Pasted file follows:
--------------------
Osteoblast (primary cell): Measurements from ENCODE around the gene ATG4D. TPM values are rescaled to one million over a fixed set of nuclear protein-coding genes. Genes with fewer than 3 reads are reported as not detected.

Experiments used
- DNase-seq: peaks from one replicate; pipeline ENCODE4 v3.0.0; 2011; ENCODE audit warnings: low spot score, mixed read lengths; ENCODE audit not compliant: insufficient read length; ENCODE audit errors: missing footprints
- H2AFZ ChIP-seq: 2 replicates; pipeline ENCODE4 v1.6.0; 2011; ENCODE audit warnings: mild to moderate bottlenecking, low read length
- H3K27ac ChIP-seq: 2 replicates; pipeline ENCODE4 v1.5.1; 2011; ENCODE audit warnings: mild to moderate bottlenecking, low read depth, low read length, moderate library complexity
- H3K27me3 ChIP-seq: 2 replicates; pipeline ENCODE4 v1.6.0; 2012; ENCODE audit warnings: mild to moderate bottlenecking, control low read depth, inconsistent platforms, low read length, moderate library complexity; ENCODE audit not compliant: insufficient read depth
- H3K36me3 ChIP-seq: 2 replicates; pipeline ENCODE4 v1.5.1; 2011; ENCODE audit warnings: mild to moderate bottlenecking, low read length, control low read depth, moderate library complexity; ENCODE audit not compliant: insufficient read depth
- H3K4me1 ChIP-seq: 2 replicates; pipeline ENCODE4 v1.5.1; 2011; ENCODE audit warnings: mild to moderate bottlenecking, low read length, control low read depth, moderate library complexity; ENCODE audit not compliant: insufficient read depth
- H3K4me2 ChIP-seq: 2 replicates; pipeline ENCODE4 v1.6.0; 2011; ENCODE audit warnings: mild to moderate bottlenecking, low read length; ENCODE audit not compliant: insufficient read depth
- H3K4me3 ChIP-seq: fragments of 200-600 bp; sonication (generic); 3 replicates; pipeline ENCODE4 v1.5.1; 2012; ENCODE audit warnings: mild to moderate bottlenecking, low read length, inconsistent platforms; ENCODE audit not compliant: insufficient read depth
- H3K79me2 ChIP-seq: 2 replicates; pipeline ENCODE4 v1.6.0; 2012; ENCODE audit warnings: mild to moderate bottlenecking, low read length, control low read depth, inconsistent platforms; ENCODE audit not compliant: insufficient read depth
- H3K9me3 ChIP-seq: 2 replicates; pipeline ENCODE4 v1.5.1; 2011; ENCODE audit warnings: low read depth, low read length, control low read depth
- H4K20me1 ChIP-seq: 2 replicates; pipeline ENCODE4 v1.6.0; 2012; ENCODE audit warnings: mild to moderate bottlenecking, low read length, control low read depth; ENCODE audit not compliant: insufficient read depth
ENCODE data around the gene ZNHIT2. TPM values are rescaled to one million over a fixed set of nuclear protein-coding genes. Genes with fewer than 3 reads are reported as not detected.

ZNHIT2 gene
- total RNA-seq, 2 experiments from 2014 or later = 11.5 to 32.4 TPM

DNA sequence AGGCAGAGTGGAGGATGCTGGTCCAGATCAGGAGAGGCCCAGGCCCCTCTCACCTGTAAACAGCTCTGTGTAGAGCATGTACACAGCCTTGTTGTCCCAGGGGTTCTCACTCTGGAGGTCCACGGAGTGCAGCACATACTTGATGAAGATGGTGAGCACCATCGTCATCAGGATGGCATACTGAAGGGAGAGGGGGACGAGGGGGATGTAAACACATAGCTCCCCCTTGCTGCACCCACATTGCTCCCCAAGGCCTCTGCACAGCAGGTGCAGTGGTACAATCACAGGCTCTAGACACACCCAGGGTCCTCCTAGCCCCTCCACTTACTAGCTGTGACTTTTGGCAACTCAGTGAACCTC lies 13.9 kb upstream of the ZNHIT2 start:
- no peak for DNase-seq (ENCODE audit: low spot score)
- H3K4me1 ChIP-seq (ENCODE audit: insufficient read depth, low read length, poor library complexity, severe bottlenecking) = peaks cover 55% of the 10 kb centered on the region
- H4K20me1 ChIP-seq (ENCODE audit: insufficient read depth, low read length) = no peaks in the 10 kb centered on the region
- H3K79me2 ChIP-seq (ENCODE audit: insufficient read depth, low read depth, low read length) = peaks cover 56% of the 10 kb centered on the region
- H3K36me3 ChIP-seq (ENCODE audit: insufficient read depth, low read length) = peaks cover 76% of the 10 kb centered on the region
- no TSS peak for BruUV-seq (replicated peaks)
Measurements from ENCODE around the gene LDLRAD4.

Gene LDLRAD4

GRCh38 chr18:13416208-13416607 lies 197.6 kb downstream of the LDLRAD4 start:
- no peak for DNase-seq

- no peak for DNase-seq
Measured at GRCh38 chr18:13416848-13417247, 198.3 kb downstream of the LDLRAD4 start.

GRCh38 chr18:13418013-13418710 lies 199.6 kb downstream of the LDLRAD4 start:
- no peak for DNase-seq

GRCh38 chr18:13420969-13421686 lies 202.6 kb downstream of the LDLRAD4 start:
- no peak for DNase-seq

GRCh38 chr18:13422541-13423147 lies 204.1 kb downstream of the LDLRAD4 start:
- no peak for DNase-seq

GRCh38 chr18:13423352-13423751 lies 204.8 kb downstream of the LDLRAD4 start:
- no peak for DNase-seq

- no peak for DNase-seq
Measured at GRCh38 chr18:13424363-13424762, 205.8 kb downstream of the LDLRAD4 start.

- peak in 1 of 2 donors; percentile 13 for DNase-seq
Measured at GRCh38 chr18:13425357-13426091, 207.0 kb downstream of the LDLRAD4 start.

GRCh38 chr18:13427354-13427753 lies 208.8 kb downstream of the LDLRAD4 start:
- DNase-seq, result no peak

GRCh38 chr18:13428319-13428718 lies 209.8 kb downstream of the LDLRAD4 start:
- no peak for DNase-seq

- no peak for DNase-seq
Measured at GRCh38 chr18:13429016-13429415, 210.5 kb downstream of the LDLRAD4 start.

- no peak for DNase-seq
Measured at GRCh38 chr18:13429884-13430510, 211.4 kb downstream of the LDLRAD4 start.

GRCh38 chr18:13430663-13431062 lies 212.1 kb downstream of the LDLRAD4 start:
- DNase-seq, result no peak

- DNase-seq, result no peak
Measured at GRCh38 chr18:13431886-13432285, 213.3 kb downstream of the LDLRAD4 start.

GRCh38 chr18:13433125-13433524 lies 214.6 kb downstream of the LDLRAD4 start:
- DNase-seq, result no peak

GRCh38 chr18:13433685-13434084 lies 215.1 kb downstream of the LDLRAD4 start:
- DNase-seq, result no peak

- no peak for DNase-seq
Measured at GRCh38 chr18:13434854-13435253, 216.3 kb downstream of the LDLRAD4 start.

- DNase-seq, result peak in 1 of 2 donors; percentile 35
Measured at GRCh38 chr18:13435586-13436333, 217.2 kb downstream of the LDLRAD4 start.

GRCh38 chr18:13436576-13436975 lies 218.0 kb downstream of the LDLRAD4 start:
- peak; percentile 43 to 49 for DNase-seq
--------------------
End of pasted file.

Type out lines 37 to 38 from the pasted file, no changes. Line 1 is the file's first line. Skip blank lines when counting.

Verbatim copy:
- no peak for DNase-seq

- no peak for DNase-seq